In 1947 Helen Hirst spent a year as a sole-charge teacher on a farm called Manahune, at Waipara, North Canterbury. Helen (left) and Mrs Thomson (right) are shown with the pupils of Manahune School in 1947.
What\'s you story?
Contributed by Helen Hirst
The Manahune homestead sat on a terrace overlooking a gully with a creek running through it. The classroom itself was what had been the family dining room. There were nine children – seven boys and two girls – and their classes ranged from primer one to standard six.
My year at Manahune was a great experience, and I learned many things. I found I could be firm, as long as I was fair, and that it was no good trying to bluff myself out of a tricky situation. I got more respect if I admitted I had made a mistake or simply said I didn’t know. There were never enough children to make up teams to play sport, so our outside activities usually took the form of a hike along the valley or beside the creek, or up and over the high hills around us.
It took quite a while to get used to the classroom being in the house where I now lived, and I was very conscious of Mrs Thomson (Tommy) working away in the kitchen through the wall. We would hear cupboard doors banging and pots rattling and the occasional burst of song from her as she prepared our midday meal. At five minutes to 12, on the dot, the little service hatch in the wall would slide open, and Tommy’s cheery face would appear, surrounded by steam from the pots on the stove below.
Every Friday I biked down the valley to the Waipara station and caught the train home. Returning to Manahune after one weekend I began to feel very unwell and developed the mumps. My parents came and took me home until I recovered. I returned to school and had two days teaching before all nine children came down with the illness. Then Tommy’s neck began to swell and she became very sick. As if that wasn’t enough, it began to rain, and rain, and rain, and the creeks became flooded and overflowed and we became cut off.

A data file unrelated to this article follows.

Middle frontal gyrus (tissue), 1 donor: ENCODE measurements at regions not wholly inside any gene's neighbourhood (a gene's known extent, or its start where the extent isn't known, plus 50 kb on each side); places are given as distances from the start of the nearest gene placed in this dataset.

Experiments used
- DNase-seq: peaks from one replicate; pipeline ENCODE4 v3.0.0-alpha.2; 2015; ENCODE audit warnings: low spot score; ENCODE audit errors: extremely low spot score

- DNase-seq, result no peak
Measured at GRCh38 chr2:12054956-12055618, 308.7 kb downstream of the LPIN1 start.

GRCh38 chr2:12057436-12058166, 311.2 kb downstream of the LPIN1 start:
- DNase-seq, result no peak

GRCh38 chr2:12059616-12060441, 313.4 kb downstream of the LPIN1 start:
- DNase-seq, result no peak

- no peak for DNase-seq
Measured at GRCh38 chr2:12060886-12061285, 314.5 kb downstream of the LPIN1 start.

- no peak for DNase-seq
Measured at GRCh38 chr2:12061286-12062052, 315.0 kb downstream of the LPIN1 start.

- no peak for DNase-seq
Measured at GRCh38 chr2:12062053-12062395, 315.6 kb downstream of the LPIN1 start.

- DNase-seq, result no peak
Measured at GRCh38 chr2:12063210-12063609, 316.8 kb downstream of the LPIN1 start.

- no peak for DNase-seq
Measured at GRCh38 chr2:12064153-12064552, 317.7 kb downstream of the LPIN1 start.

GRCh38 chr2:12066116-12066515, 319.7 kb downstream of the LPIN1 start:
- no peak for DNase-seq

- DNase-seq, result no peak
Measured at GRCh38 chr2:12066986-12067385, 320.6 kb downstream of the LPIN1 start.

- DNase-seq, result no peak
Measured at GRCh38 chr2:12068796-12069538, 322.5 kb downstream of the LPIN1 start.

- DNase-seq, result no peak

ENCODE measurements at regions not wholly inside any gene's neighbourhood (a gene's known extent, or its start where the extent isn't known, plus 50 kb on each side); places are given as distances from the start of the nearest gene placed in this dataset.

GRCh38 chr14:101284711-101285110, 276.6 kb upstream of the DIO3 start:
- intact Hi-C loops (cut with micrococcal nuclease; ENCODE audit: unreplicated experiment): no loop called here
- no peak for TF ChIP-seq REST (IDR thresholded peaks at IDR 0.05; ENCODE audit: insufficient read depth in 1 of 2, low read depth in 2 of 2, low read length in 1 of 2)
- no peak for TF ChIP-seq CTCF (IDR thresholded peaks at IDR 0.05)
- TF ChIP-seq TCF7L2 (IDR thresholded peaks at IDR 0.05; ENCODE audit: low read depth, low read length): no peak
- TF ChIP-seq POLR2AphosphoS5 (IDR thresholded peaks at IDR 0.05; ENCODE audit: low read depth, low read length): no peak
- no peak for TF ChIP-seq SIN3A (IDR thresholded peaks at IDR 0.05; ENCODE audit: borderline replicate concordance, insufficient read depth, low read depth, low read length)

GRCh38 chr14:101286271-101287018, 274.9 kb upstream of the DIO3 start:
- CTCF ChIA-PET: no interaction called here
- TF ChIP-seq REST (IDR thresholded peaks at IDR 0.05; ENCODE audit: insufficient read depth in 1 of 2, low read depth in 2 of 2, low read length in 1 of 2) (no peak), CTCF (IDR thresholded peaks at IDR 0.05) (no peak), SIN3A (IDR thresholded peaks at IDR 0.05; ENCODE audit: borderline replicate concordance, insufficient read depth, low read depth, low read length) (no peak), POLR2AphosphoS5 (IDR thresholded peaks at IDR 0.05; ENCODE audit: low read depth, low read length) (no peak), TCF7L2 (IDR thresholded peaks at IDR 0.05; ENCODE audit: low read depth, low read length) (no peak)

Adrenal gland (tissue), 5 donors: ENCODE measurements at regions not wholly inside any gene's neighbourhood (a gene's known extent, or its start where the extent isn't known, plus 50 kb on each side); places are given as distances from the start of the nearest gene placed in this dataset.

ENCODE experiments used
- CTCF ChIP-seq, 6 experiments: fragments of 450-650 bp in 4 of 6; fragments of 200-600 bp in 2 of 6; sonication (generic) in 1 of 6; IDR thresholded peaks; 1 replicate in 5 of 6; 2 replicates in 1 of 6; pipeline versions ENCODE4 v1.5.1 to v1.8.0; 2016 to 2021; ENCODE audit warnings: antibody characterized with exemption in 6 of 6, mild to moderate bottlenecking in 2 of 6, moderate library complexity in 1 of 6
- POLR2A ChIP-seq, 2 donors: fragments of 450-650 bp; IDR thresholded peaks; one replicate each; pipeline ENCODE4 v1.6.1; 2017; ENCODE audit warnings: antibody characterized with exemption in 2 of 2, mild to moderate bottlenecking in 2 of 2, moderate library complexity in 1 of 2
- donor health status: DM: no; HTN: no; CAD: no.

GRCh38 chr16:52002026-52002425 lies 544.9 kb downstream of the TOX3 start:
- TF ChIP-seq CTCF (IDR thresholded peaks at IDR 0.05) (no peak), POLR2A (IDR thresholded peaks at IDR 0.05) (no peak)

It was a very unnerving situation. Instead of being a teacher, I had suddenly become a nurse in charge of a mini hospital, and one of my patients was very ill. Tommy’s face was like a big red balloon, and she tossed and turned in her bed, and every now and then she broke into a song about ‘The old bull and bush’. I thought it was time to ring the family doctor who lived in Amberley, and when he heard my story he said he would come and see her.
Two hours later there was a knock on the door, and when I opened it, there he stood, dripping wet and very cold. He had had to leave his car down the valley and walk, wading through the flooded creeks to get to us.
I was so glad to see him I could have flung my arms around his neck and hugged him. I made him a cup of tea, and then I took him to his patient who was still sporadically bursting into song in the bedroom. After examining her he told me she would start to recover in a couple more days. He left some medicine before leaving on his long walk back to his car.
Tommy’s health slowly improved, and so did the children’s. In dribs and drabs they returned to the classroom. In the third term the school inspector came to spend the day. He must have liked what he saw, because he gave me a good report, and when I applied for Training College the next year, I was accepted.
Te whakamahi i tēnei tūemi
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